Fallen Firefighters' Memorial

Conceived as a tribute to America's fire service, the National Fallen Firefighters' Memorial is one of this country's most beautiful monuments to courage and unselfish service. It was constructed in 1981 on the campus of the National Emergency Training Center (NETC) in Emmitsburg, Maryland, just 10 miles south east of Fairfield. NETC houses (on the former campus of St. Joseph College) both the National Fire Academy-now renamed the United States Fire Administration (USFA)-and the Emergency Management Institute (EMI). The Memorial was officially designated by Congress in 1990 as the national Memorial to career and volunteer fallen firefighters. It is a symbol of honor for those who carry on the tradition of service to their communities.

The highlight of the Memorial is a sculptured bronze Maltese cross. Throughout the centuries, the Maltese cross has been adopted as a symbol by groups who provide aid in times of distress. The cross rests atop a 7-foot stone cairn, denoting its importance as a landmark monument. An eternal flame burns at the base of the cairn, representing the spirit of the firefighter-past, present, and future. A plaza in the shape of a Maltese cross surrounds the Memorial. Plaques listing the names of firefighters killed in service to their communities since 1981 encircle the plaza. The area is framed on two sides by a 6-foot stone wall that dates back more than 100 years.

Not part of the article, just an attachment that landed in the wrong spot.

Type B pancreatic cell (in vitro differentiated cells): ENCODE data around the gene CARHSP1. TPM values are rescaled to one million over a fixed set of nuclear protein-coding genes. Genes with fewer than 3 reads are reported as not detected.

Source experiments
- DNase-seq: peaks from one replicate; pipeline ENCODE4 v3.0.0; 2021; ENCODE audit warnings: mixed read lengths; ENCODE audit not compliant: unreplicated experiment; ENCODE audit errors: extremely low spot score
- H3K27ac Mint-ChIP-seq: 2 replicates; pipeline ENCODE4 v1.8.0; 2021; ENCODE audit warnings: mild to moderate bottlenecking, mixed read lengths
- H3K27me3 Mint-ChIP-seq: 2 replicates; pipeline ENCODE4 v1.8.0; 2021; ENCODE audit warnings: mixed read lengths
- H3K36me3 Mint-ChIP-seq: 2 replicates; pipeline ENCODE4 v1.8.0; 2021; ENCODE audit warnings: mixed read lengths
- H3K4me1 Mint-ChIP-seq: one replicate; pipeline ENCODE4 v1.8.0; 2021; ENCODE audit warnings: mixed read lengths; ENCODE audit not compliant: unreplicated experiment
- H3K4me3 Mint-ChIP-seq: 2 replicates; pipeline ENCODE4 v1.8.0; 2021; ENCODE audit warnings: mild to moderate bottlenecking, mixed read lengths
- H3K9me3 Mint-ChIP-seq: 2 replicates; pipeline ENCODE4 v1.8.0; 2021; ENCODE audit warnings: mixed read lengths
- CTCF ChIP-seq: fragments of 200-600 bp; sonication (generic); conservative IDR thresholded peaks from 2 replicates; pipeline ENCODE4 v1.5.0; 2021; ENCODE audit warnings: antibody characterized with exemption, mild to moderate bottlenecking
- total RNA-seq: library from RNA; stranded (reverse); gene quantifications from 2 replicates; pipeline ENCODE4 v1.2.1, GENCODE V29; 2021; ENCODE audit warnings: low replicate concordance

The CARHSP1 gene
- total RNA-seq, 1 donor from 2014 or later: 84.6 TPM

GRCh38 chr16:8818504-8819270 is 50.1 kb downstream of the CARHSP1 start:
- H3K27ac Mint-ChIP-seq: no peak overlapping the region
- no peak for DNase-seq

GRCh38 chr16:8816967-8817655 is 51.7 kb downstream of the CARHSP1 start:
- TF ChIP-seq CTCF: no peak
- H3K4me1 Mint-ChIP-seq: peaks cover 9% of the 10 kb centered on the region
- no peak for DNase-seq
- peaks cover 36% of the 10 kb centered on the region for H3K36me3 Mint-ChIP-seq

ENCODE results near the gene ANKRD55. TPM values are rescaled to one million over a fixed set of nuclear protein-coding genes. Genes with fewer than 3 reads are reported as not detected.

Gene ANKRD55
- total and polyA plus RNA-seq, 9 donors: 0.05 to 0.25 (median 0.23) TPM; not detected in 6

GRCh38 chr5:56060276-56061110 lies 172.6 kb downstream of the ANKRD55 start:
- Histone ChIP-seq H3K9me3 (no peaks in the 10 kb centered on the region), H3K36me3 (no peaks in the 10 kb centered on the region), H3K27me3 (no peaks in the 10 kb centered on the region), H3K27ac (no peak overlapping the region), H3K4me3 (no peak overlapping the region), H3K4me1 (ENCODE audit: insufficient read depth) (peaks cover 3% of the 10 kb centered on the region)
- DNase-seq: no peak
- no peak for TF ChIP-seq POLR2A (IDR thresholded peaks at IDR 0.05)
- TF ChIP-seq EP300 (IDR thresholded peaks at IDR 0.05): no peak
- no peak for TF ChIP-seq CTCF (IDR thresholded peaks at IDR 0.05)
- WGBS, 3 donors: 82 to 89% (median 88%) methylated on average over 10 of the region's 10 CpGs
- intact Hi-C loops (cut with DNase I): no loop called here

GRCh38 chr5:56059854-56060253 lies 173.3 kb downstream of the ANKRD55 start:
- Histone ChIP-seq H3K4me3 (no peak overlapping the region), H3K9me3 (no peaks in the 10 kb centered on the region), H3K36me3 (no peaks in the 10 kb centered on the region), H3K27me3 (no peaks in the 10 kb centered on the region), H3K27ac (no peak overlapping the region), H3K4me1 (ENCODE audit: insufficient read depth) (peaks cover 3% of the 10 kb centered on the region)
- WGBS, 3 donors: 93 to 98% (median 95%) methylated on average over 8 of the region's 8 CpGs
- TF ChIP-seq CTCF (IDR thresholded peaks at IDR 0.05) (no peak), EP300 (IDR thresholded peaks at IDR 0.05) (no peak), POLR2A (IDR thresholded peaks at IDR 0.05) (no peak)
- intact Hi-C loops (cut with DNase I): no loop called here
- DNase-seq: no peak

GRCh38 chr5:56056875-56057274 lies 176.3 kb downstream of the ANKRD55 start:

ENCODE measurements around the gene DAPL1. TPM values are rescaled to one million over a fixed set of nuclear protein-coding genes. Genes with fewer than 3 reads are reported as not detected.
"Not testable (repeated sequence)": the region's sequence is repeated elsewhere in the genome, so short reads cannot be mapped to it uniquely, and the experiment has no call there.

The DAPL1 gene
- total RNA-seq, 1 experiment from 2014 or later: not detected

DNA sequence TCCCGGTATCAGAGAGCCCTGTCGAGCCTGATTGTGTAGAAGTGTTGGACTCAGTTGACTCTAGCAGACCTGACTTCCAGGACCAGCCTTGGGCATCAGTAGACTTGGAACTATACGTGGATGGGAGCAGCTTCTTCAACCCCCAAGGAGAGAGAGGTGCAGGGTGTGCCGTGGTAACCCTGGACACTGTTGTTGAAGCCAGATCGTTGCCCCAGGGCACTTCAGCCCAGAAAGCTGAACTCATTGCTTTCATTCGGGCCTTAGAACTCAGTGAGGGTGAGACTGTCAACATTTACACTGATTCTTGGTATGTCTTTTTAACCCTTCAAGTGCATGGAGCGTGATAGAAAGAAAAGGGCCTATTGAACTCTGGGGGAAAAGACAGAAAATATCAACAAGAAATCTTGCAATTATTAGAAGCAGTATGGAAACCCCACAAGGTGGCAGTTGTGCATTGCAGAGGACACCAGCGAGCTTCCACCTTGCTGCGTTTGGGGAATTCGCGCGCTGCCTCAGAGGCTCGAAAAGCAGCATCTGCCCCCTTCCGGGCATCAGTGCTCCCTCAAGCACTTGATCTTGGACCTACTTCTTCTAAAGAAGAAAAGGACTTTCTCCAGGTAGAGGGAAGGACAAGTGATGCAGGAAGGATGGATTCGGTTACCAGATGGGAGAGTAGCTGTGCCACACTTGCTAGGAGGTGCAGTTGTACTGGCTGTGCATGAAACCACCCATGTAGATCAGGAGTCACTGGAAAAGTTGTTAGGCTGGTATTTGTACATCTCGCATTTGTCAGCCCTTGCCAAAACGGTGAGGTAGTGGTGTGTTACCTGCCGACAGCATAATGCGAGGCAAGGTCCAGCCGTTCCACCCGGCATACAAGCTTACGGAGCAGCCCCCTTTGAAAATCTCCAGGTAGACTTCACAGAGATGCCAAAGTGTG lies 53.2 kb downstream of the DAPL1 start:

The Memorial is open to the public throughout the year. Thousands of students attending classes at the USFA and EMI visit the Memorial each year. When a firefighter dies on duty, local fire officials notify the USFA. A notice of the death is immediately posted on the Memorial grounds, and the flags over the Memorial are flown at half-staff in honor of the fallen firefighter. If the established criteria are met, the fallen firefighter is honored at the annual memorial service.